Renewing American Confidence Starts with Remembering American History

Renewing American Confidence Starts with Remembering American History

More and more Americans are concerned about our country’s future. A recent poll by Rasmussen Reportsfound that 62 percent of Americans say the country is on the wrong track.

One way to help renew our nation’s confidence is to heed the advice of former First Lady Eleanor Roosevelt, who said, “education is the cornerstone of liberty.”

Remember the Ladies by Callista Gingrich

These wise words from our nation’s longest-serving first lady are still true for America today.

Specifically, learning American history and understanding how the past has shaped our present is critical to preserving the values and principles our nation has followed for more than 240 years. Unfortunately, many children today are failing to learn our American history.

The National Assessment of Educational Progress shows only 20 percent of 4th graders demonstrate proficiency in U.S. History. As children progress in school, this figure appears to drop. The NAEP figures show only 12 percent proficiency for high school seniors.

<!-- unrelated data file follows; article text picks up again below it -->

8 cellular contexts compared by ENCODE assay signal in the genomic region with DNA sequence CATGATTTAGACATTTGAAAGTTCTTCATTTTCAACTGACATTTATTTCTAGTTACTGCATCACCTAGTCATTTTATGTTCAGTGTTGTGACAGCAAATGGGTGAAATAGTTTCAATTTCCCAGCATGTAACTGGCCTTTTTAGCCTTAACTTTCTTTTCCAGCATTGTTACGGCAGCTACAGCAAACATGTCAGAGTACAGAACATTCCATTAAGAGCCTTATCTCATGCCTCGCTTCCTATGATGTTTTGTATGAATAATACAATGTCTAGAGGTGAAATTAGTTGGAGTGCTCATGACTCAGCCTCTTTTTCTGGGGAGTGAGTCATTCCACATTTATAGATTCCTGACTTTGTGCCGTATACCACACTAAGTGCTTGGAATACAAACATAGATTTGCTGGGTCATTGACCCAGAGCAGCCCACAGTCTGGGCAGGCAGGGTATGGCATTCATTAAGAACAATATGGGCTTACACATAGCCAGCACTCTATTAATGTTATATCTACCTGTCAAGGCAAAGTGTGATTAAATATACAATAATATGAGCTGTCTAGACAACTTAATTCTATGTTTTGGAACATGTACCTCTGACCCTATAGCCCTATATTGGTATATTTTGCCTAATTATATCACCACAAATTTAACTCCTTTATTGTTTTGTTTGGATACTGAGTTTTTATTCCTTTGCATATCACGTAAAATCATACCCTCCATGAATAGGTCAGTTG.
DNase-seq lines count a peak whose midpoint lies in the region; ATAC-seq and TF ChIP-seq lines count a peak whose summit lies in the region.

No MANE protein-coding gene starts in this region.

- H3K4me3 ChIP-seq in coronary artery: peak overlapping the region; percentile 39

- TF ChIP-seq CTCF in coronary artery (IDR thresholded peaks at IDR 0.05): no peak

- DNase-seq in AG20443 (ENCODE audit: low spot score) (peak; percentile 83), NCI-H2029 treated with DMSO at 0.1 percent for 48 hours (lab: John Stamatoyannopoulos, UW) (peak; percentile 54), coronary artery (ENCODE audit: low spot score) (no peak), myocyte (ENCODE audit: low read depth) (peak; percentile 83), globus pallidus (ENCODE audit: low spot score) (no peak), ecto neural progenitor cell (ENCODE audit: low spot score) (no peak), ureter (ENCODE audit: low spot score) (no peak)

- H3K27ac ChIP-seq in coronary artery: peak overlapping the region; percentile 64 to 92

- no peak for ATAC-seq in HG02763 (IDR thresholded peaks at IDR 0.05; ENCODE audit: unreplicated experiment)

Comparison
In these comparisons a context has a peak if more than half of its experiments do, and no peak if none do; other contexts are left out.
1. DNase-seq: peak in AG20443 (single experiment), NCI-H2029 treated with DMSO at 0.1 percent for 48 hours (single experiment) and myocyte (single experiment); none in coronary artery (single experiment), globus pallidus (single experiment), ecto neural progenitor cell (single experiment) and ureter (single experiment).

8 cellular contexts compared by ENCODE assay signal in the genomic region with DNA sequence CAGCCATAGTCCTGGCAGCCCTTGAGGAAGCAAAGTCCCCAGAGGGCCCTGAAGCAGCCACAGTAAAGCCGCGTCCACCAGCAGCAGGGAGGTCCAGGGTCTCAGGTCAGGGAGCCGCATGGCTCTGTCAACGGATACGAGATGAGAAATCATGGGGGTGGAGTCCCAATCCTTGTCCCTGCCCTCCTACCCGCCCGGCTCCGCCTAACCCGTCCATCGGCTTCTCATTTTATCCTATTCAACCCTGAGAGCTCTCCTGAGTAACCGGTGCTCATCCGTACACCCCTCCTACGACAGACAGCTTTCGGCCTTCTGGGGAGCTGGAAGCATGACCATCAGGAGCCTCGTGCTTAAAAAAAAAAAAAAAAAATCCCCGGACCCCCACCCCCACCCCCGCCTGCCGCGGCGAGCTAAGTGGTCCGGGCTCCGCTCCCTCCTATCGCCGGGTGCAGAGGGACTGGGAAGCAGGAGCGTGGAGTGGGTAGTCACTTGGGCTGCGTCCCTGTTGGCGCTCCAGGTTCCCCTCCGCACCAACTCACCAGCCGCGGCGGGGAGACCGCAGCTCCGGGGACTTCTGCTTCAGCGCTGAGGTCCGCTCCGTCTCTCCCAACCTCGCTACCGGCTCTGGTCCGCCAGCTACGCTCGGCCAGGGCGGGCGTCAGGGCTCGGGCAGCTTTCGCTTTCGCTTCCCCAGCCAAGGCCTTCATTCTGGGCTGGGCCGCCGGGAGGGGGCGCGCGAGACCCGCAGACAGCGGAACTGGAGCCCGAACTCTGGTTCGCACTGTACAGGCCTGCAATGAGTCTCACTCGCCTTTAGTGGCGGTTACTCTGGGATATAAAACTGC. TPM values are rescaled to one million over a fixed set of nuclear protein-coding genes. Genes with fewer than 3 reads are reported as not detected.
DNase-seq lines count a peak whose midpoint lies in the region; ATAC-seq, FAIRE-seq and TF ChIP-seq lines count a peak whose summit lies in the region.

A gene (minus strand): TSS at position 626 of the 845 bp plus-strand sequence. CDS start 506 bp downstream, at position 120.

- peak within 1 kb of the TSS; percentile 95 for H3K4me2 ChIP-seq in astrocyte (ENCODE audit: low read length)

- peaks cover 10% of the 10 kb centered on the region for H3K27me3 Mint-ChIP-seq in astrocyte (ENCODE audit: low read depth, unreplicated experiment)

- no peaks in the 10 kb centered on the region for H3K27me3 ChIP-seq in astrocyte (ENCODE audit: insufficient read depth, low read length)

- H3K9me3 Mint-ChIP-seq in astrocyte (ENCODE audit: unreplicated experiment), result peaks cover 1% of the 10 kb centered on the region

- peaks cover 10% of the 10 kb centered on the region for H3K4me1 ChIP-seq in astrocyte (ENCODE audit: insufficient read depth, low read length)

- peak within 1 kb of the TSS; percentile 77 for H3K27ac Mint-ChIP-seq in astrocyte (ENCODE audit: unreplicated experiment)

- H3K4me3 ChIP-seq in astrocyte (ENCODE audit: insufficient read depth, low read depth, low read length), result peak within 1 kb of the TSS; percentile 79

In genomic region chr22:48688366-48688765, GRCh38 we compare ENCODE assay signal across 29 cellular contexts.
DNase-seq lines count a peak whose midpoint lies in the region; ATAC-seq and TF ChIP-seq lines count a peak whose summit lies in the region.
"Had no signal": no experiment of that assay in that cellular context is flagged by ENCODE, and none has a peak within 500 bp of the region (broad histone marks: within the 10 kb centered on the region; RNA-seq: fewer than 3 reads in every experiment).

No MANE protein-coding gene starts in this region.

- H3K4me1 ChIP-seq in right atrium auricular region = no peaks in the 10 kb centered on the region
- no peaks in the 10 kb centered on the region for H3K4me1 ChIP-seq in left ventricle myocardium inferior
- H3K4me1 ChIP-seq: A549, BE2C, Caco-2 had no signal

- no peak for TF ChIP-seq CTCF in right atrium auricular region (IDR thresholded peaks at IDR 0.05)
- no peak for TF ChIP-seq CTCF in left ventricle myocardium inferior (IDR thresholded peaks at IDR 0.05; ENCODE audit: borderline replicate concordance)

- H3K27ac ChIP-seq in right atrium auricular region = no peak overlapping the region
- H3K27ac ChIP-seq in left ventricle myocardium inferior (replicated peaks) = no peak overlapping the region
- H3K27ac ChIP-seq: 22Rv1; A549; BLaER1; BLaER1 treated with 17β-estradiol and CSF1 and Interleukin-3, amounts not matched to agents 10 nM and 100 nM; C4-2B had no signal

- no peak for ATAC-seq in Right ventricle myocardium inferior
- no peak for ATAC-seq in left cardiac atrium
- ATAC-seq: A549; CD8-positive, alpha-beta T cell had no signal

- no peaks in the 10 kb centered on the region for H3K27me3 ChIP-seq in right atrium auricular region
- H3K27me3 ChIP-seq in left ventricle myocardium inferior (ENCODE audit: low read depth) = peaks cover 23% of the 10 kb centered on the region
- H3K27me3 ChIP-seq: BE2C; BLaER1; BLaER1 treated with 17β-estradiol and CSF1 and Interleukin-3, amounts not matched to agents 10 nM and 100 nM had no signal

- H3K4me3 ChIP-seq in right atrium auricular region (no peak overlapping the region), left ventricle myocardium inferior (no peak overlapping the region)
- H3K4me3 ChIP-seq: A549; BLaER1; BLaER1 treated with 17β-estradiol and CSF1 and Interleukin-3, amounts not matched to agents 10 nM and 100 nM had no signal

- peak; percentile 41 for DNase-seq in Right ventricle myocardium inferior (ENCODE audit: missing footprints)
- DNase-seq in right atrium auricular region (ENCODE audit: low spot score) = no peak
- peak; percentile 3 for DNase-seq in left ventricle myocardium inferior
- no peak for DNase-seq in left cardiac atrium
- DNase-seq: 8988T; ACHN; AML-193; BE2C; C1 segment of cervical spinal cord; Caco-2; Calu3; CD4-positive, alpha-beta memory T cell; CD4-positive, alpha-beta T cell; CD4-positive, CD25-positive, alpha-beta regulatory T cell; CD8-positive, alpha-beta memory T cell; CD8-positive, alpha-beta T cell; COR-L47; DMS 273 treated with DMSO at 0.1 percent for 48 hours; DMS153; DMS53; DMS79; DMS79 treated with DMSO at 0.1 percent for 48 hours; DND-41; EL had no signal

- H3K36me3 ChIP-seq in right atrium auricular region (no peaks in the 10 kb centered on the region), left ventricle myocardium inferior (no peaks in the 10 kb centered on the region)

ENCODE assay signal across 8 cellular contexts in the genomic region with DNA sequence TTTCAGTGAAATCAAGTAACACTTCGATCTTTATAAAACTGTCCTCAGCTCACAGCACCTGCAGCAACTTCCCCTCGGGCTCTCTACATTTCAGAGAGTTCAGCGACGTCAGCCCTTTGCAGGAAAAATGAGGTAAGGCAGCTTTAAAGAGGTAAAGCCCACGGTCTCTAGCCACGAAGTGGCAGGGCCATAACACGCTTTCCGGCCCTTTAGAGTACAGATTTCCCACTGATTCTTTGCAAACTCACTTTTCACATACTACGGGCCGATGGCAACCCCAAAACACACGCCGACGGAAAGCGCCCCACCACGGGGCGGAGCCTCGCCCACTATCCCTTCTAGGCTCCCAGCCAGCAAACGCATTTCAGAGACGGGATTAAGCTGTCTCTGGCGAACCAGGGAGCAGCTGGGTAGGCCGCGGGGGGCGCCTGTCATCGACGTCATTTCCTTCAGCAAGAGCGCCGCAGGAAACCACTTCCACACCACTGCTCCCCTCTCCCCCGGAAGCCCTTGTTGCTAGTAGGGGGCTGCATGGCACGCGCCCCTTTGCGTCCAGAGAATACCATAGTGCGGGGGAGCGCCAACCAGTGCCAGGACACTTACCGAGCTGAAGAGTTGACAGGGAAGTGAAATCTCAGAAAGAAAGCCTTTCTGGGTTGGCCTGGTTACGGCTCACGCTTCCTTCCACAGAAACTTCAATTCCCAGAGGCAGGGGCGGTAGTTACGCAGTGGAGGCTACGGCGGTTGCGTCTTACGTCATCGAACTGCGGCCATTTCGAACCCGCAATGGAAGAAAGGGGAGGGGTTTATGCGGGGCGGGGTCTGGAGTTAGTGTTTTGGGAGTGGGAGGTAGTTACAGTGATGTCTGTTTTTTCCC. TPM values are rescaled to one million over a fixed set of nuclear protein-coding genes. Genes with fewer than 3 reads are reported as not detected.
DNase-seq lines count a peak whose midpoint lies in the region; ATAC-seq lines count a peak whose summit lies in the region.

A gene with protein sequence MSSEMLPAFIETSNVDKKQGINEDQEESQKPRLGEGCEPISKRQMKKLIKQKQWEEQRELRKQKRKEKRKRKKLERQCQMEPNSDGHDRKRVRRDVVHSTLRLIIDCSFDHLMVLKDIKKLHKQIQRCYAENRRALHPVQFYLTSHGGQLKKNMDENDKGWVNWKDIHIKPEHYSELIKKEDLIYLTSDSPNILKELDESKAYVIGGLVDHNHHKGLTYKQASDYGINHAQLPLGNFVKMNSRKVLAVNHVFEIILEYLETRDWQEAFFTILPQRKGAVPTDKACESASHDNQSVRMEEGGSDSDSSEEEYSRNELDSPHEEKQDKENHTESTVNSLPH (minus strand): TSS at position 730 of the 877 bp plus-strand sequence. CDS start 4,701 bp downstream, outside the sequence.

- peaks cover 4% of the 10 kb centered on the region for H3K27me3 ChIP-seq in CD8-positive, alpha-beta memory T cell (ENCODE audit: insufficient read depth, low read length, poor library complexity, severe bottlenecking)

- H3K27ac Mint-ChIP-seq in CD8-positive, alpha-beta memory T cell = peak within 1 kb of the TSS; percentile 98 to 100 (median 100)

These findings are alarming and suggest that we are letting our shared understanding of what it means to be American slip away. We must do all we can to see that our children understand the founding principles upon which our country was built. This is the only way America can remain the freest, most prosperous country in the world.

It is this belief in learning American history that led Callista to write her newest children’s book, Remember the Ladies. It was released on Tuesday and is the seventh book in the New York Times bestselling Ellis the Elephant series.

In Remember the Ladies, Ellis meets some of America’s greatest first ladies and discovers their many contributions to American history.

Ellis begins his adventure by meeting and learning about Martha Washington, our nation’s premier first lady, who defined the role and provided inspiration to the people of our newly formed country. He then meets Abigail Adams, who urged her husband John Adams to “remember the ladies” when he helped write the Declaration of Independence. The words of Abigail Adams are the inspiration for the title of Callista’s book. Ellis goes on to meet and learn about other first ladies such as Eleanor Roosevelt, Jackie Kennedy, Nancy Reagan, and more.

As children and parents read this book, they will learn that the stories and actions of our nation’s first ladies are fascinating – and often as impactful – as those of our presidents.

I encourage you to share Remember the Ladies with the young people in your lives.

Order Remember the Ladies here>>

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